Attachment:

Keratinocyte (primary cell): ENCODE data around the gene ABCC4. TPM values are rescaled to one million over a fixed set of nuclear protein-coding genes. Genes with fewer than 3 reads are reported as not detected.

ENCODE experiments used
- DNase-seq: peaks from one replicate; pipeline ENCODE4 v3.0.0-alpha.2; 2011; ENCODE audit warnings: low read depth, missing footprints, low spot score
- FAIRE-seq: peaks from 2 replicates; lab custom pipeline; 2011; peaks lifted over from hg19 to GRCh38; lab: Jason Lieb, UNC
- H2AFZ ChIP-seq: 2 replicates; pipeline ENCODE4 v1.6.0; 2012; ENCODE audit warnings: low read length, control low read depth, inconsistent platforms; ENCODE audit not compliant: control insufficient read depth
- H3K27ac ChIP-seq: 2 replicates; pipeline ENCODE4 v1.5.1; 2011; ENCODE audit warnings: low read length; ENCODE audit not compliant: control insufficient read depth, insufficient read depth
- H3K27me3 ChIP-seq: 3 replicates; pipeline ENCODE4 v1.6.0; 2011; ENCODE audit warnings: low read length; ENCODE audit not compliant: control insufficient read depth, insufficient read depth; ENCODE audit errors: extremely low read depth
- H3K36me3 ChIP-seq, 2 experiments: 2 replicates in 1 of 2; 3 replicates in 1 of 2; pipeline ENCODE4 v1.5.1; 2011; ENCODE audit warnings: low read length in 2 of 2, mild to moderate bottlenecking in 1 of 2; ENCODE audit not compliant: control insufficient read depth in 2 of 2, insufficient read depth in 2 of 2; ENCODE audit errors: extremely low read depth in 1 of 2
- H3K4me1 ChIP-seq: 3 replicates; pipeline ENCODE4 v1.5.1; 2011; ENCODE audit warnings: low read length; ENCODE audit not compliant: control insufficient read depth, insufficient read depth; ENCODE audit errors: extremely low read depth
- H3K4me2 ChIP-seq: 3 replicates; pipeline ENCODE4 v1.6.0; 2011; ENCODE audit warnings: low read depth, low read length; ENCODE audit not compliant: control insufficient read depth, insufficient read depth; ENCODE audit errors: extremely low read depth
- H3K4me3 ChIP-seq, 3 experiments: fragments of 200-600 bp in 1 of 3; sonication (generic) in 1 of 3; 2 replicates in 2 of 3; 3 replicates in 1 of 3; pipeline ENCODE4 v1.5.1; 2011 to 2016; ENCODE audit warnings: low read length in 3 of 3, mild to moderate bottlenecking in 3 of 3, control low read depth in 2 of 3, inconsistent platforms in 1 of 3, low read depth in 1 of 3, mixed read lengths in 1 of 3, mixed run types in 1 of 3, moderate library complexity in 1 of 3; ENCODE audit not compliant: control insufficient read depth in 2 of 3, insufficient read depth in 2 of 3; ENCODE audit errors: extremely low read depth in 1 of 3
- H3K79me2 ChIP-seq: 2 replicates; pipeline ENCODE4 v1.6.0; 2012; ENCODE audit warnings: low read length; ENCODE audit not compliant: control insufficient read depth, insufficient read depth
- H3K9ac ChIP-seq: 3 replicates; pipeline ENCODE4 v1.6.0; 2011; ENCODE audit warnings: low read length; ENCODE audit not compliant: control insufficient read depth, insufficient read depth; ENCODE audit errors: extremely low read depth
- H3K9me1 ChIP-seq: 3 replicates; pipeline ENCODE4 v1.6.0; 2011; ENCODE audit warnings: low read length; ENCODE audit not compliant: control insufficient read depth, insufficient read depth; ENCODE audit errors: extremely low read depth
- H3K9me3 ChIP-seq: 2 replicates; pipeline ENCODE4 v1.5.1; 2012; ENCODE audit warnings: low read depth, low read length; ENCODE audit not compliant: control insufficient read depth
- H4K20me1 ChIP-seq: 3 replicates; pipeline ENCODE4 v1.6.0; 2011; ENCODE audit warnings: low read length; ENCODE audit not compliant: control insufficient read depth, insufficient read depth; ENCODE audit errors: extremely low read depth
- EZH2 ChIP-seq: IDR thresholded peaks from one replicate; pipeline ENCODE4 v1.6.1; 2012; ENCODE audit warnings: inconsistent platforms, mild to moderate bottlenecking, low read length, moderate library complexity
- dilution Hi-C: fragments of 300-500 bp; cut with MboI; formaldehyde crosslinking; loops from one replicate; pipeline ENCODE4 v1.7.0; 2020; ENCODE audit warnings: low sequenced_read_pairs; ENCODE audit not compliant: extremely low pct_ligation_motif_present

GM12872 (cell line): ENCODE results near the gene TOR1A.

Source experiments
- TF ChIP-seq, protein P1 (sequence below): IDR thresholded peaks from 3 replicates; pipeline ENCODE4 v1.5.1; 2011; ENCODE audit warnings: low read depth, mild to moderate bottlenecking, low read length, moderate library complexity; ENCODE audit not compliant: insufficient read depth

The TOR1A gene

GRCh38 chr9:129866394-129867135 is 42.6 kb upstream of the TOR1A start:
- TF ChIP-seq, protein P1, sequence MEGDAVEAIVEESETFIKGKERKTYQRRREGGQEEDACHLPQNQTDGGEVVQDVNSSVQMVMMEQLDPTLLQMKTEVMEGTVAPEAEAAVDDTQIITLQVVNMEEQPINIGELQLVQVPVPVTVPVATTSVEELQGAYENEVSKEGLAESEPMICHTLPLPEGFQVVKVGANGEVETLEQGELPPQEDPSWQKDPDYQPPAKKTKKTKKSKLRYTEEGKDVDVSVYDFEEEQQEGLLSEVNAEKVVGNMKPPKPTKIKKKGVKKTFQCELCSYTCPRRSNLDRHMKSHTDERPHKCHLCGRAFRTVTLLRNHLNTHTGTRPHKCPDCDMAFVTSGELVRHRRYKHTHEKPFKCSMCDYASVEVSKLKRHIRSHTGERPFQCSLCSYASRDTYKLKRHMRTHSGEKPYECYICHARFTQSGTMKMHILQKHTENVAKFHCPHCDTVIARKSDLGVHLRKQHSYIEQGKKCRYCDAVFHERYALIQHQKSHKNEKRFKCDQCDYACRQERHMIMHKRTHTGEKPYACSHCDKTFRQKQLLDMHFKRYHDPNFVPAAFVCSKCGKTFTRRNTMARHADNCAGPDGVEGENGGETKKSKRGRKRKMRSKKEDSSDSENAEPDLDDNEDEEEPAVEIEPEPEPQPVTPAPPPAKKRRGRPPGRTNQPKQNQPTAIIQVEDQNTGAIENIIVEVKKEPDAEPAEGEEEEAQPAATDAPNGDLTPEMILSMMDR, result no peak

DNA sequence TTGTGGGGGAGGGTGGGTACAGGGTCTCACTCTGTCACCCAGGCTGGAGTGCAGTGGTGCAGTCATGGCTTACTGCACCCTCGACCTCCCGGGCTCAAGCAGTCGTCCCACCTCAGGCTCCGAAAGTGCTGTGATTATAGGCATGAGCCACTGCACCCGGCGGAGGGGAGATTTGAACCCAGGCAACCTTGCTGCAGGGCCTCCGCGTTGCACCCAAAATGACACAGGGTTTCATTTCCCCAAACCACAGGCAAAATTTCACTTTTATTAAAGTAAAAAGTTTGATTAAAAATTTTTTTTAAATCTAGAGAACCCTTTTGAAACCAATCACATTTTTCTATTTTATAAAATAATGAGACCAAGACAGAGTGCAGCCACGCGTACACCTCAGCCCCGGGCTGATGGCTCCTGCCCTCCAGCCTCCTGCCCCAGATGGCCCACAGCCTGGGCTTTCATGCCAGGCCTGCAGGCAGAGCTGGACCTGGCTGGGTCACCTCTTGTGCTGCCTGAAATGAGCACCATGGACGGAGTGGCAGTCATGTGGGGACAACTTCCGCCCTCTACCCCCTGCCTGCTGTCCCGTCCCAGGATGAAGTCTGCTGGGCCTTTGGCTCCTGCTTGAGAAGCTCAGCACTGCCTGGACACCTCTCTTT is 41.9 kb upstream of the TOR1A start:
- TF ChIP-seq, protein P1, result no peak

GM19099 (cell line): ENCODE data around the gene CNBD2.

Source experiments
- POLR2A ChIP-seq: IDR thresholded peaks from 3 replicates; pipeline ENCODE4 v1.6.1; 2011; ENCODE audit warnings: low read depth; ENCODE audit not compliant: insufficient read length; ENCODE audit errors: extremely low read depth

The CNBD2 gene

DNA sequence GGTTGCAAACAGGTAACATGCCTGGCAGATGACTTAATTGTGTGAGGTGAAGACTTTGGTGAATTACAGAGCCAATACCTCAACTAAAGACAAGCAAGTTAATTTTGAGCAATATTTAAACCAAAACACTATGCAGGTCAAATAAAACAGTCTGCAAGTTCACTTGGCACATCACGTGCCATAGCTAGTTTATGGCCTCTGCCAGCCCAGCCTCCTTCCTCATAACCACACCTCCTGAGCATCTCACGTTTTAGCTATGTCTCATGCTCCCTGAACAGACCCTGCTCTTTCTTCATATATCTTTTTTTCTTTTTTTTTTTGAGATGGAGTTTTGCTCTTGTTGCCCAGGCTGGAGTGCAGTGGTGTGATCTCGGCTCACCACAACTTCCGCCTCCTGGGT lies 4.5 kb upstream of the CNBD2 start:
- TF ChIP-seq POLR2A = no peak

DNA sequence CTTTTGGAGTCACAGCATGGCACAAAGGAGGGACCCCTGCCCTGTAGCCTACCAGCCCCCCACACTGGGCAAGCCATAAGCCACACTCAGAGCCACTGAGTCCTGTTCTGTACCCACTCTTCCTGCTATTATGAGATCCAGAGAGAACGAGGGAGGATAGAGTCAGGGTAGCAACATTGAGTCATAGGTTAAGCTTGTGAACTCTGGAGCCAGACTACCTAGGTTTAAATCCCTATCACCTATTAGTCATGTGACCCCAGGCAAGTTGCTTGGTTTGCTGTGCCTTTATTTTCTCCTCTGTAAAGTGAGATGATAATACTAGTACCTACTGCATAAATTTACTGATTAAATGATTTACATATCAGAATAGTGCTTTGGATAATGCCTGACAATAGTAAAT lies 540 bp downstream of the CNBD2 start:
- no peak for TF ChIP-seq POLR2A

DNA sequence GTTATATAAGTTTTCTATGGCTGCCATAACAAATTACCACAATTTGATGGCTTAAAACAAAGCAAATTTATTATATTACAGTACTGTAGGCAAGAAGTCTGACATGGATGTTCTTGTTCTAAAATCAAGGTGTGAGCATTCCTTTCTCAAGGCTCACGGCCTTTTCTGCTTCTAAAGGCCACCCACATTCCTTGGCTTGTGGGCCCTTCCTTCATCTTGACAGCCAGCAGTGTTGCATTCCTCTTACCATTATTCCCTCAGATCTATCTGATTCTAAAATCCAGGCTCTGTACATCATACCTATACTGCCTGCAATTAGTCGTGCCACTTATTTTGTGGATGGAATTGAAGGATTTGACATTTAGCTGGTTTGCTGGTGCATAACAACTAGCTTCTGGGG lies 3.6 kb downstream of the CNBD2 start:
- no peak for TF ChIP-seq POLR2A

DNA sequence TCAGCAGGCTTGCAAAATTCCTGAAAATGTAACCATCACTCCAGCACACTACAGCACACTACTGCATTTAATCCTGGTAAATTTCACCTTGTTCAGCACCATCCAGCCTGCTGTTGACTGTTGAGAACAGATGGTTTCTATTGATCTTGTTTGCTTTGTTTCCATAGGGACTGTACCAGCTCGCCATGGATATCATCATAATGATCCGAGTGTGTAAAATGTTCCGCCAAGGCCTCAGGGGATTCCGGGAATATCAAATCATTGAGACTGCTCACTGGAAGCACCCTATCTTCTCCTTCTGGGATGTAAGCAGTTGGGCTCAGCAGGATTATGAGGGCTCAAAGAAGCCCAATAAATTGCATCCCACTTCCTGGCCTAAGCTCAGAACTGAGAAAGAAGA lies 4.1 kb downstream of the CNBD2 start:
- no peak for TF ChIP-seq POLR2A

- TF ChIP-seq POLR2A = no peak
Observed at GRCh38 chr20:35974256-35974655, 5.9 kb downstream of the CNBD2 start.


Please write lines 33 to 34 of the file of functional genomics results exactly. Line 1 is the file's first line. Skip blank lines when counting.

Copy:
DNA sequence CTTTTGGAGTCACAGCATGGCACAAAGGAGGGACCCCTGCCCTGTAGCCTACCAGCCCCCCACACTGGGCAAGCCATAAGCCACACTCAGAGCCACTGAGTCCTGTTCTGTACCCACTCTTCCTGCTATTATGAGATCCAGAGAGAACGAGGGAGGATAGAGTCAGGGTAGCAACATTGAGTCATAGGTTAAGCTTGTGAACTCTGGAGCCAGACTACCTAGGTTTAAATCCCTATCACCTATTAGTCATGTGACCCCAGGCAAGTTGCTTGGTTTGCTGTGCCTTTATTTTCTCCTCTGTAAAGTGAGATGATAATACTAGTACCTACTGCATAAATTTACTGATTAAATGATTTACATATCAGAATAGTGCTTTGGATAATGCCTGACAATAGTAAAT lies 540 bp downstream of the CNBD2 start:
- no peak for TF ChIP-seq POLR2A